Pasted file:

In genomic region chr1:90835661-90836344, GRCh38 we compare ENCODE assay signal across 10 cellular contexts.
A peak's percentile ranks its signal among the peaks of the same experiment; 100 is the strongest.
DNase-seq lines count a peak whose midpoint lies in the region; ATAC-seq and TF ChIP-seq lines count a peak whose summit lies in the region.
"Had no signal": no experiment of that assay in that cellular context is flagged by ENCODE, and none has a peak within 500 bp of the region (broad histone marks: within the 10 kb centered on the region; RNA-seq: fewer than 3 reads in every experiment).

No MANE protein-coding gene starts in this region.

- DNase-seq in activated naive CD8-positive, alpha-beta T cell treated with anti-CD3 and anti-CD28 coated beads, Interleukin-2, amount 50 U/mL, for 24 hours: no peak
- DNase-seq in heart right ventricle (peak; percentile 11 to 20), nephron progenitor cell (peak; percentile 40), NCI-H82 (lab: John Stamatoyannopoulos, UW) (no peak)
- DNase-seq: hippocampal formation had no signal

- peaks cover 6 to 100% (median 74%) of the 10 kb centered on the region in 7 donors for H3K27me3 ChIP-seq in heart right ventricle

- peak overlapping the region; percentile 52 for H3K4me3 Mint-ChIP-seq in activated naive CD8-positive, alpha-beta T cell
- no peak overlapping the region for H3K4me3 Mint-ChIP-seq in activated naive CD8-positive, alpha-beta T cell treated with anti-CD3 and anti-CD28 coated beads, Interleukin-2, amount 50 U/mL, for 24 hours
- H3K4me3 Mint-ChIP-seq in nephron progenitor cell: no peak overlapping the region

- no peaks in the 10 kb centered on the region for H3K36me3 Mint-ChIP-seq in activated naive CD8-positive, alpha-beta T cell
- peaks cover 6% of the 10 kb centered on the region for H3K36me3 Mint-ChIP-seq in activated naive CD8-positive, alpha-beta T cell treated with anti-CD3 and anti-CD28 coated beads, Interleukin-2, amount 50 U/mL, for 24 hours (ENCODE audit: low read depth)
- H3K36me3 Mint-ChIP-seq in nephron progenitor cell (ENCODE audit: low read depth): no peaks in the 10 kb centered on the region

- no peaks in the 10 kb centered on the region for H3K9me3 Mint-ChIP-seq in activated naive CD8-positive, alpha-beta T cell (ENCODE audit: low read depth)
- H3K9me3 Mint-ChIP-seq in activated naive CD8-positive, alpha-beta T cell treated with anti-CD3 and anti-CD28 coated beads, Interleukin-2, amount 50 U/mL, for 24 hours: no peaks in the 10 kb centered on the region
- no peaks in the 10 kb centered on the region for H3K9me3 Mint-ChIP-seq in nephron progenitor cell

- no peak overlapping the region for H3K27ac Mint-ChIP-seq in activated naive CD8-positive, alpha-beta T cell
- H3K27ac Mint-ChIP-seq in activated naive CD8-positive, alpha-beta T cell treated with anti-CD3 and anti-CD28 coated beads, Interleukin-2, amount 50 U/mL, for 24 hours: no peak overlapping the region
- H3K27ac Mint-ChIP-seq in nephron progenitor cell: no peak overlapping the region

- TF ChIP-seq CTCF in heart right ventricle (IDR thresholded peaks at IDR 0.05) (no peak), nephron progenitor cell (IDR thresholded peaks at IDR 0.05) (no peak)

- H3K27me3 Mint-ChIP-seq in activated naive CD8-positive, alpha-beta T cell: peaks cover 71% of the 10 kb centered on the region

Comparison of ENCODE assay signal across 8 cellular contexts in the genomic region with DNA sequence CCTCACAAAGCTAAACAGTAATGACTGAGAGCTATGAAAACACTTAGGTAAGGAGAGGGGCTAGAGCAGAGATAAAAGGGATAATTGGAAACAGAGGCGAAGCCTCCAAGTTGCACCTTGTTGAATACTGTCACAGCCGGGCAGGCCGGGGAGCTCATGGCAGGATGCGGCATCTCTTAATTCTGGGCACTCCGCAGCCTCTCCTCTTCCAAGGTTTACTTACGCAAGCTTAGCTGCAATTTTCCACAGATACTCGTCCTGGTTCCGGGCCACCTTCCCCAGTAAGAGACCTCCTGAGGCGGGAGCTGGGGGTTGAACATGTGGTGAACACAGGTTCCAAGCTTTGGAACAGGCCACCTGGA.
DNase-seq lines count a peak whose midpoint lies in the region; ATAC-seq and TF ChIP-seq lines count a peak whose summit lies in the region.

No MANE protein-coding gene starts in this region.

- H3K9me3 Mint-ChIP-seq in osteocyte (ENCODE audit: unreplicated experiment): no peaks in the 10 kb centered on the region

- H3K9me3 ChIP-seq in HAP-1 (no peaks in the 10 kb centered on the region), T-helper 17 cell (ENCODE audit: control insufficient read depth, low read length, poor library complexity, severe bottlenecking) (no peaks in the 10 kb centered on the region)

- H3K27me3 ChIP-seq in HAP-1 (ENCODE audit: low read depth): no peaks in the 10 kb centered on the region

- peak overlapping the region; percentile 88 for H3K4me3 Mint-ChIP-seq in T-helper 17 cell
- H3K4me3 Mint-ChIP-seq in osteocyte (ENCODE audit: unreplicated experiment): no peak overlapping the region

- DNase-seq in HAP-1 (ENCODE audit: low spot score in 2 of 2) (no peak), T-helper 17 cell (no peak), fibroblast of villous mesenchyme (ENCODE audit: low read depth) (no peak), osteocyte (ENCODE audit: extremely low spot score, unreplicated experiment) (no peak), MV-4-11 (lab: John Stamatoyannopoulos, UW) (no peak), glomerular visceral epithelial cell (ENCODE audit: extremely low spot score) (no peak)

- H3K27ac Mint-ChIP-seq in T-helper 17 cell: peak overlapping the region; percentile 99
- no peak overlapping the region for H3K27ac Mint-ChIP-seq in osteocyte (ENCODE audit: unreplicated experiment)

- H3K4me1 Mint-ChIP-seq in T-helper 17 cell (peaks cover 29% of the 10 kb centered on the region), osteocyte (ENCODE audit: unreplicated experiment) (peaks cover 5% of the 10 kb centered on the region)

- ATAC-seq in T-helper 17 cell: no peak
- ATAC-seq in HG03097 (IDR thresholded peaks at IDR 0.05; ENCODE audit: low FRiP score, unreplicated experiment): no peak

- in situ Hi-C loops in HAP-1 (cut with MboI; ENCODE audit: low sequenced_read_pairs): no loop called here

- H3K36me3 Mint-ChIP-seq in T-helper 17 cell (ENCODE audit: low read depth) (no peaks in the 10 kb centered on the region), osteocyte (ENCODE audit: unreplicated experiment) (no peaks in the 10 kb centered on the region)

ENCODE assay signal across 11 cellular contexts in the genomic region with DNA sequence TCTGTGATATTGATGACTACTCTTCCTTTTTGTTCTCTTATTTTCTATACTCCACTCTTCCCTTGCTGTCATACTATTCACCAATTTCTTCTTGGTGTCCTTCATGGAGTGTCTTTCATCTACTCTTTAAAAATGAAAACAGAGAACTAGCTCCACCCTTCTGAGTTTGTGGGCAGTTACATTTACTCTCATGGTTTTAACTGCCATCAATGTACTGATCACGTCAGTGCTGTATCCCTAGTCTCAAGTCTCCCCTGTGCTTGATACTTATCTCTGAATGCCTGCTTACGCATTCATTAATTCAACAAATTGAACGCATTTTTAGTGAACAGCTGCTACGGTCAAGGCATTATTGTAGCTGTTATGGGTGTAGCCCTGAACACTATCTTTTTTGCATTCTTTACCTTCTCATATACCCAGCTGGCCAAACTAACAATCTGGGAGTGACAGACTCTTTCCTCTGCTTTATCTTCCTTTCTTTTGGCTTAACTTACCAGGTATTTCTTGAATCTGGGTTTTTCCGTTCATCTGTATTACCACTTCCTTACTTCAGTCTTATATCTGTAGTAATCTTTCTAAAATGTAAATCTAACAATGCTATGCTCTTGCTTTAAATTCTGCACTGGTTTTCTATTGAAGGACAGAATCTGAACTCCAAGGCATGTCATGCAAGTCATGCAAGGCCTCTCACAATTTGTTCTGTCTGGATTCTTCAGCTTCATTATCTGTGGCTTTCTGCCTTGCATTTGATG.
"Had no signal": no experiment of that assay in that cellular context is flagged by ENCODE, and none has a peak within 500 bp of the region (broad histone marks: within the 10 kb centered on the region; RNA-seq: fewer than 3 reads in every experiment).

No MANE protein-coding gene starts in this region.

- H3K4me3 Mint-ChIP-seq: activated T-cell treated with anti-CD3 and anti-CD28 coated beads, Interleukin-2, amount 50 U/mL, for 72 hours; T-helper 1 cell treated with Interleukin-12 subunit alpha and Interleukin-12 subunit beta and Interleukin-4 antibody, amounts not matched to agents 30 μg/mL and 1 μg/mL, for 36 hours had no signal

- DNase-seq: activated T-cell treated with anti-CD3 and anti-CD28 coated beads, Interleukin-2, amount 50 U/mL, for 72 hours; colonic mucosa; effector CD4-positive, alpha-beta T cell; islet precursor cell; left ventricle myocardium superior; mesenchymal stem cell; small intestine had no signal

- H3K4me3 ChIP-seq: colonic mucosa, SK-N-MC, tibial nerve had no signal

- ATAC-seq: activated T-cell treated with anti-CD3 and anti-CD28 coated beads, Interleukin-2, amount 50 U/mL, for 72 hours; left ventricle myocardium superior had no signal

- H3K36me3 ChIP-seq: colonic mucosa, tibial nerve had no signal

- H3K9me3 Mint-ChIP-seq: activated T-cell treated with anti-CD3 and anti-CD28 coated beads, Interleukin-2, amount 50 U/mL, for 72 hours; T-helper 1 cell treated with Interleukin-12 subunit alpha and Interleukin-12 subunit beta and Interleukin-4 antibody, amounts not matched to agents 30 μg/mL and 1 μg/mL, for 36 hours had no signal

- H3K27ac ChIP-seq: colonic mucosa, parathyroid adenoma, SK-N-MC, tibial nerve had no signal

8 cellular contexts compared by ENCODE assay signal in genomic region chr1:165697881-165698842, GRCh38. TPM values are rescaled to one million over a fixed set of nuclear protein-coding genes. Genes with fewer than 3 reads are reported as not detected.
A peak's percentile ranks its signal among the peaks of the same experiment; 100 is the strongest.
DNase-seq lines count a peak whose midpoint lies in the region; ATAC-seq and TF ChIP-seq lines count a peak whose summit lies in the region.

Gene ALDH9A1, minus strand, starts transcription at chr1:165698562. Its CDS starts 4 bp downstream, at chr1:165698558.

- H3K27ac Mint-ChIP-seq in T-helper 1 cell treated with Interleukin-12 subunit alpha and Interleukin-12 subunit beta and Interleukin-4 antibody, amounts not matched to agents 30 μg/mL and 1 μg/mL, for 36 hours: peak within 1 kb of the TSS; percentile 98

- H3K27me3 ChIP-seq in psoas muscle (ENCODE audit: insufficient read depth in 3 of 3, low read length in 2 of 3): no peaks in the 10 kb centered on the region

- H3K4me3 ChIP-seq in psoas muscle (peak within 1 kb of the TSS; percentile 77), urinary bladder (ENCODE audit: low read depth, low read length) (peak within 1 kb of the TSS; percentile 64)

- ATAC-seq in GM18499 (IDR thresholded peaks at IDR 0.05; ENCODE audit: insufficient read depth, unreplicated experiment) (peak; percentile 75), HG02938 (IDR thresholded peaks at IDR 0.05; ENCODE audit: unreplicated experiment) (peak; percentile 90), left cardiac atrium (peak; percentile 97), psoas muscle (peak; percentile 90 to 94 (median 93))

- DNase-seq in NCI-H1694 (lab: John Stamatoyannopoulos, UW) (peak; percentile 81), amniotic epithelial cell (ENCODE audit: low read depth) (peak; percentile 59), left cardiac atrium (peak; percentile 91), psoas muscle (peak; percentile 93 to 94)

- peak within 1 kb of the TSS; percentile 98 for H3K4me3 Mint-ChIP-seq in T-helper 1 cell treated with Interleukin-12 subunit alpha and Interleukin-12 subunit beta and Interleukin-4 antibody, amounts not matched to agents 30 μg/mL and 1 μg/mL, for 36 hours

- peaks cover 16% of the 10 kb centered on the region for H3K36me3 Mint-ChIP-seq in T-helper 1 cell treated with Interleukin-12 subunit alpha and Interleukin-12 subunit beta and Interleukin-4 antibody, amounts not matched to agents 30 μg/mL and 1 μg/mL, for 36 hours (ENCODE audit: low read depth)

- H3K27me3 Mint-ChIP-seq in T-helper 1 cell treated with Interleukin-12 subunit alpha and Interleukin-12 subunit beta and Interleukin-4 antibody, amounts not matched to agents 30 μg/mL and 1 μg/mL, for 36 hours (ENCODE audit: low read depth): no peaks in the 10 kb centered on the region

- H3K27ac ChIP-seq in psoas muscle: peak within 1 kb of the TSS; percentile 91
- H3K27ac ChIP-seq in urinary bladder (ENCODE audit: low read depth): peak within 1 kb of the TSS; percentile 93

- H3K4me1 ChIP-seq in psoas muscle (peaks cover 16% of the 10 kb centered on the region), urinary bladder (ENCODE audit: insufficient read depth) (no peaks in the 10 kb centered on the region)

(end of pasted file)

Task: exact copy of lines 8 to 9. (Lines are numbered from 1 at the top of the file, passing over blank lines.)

- DNase-seq: hippocampal formation had no signal

- peaks cover 6 to 100% (median 74%) of the 10 kb centered on the region in 7 donors for H3K27me3 ChIP-seq in heart right ventricle